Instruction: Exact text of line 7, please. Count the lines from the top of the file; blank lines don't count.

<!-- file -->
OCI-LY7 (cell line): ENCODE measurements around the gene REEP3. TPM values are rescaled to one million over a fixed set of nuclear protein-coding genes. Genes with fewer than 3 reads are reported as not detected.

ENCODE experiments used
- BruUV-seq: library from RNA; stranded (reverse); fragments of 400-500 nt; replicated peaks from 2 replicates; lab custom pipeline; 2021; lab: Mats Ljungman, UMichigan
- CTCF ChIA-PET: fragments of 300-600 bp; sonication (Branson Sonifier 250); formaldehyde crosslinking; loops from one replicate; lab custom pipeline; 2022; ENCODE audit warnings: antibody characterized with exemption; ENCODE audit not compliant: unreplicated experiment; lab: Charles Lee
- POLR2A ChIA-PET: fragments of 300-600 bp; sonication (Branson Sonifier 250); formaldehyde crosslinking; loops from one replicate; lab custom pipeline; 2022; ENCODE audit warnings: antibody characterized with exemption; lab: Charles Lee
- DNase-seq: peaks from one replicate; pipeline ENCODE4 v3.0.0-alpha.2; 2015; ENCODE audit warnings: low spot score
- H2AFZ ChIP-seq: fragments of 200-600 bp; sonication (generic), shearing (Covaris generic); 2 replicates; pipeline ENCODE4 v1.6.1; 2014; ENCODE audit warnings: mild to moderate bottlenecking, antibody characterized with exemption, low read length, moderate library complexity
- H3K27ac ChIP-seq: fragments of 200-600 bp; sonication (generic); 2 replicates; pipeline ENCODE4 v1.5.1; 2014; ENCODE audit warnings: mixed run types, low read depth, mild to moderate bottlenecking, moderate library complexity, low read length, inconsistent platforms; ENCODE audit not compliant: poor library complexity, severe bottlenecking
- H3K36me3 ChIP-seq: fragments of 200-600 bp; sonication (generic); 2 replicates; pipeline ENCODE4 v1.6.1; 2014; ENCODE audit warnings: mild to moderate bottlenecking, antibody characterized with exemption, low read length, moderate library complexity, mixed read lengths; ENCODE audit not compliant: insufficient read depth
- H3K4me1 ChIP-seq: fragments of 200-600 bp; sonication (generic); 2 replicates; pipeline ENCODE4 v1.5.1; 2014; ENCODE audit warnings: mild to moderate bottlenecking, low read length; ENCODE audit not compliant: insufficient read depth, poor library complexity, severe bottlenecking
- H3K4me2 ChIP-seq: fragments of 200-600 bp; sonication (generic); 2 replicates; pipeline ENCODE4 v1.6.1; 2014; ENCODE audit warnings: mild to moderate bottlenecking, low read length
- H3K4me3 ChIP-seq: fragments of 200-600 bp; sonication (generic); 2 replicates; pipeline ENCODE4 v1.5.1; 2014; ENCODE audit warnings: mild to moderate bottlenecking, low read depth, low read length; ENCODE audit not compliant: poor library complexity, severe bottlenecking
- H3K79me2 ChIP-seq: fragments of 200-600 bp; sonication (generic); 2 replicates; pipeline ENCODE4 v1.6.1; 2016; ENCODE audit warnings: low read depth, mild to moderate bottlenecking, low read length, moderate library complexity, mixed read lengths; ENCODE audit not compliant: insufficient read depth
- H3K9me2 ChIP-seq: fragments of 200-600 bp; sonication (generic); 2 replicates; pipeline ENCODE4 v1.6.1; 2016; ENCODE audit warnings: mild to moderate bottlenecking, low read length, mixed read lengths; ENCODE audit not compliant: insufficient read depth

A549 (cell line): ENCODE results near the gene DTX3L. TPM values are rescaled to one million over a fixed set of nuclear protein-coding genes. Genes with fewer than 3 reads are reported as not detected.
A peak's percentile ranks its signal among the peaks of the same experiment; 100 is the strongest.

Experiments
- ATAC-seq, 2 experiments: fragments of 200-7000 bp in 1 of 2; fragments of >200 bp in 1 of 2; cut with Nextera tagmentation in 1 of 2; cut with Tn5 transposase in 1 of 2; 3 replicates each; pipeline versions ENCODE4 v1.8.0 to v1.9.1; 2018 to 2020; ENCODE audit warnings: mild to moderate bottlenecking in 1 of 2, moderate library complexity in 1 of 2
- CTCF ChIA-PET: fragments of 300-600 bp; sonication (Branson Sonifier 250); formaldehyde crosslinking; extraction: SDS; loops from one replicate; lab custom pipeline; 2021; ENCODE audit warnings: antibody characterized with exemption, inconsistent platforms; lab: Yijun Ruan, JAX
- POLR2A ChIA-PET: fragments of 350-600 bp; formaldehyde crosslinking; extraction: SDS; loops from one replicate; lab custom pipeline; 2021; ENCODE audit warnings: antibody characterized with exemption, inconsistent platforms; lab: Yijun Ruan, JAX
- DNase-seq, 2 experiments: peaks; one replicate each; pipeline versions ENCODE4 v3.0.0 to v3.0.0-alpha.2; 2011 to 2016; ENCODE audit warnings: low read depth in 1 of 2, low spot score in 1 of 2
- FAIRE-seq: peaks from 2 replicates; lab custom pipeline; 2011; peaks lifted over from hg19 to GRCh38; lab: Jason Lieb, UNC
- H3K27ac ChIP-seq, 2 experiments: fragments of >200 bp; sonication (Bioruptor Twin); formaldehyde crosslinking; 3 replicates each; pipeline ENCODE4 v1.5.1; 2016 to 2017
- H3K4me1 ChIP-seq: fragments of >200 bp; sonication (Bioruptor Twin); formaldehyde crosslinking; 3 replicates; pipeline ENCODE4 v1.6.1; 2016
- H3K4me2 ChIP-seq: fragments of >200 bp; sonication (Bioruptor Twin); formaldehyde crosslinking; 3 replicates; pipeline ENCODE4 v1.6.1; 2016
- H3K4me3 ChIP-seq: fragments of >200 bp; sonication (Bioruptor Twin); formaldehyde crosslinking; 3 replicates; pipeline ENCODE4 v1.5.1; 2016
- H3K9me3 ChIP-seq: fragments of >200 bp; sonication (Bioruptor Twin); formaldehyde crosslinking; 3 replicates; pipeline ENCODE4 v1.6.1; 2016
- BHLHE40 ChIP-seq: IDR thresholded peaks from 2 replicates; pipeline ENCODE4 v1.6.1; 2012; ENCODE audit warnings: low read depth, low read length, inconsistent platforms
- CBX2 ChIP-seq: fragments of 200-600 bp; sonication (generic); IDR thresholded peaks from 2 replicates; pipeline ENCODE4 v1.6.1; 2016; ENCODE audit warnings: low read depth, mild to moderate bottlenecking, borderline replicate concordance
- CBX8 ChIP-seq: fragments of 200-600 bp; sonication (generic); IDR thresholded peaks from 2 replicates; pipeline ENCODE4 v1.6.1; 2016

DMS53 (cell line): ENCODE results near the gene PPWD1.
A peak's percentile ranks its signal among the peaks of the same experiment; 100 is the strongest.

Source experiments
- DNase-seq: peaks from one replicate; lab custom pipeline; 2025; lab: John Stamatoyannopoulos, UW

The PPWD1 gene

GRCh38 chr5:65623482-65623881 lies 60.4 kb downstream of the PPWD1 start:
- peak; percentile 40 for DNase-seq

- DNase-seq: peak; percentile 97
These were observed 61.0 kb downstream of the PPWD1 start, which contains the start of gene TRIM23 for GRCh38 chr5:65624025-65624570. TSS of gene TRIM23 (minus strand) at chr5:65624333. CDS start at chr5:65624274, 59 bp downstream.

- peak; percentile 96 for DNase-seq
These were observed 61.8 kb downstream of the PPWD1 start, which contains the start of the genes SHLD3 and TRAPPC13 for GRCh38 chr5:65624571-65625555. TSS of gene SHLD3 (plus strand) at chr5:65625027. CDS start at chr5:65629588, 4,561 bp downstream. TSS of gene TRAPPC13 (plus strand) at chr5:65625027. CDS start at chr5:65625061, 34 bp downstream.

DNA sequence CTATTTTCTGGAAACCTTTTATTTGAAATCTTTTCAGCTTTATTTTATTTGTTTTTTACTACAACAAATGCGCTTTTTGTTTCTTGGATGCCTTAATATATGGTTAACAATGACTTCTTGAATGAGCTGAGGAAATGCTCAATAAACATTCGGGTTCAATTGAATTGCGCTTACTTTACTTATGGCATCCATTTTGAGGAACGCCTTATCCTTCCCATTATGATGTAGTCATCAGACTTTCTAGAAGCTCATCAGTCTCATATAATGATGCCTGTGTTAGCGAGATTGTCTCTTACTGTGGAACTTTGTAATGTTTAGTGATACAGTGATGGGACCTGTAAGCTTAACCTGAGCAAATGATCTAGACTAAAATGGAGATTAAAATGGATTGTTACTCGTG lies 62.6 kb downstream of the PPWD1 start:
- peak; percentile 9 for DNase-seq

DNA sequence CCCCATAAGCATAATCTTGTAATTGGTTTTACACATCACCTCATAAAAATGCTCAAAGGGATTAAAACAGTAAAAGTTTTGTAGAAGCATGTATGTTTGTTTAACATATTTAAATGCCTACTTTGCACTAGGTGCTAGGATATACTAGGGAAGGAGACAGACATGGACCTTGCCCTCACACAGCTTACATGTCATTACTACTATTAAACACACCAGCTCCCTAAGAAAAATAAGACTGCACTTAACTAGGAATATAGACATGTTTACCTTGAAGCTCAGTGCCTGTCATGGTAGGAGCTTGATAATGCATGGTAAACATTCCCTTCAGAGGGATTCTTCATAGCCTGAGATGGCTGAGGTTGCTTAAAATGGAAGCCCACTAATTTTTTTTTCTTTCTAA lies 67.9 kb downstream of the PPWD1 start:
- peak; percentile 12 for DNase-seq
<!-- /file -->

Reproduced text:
- H2AFZ ChIP-seq: fragments of 200-600 bp; sonication (generic), shearing (Covaris generic); 2 replicates; pipeline ENCODE4 v1.6.1; 2014; ENCODE audit warnings: mild to moderate bottlenecking, antibody characterized with exemption, low read length, moderate library complexity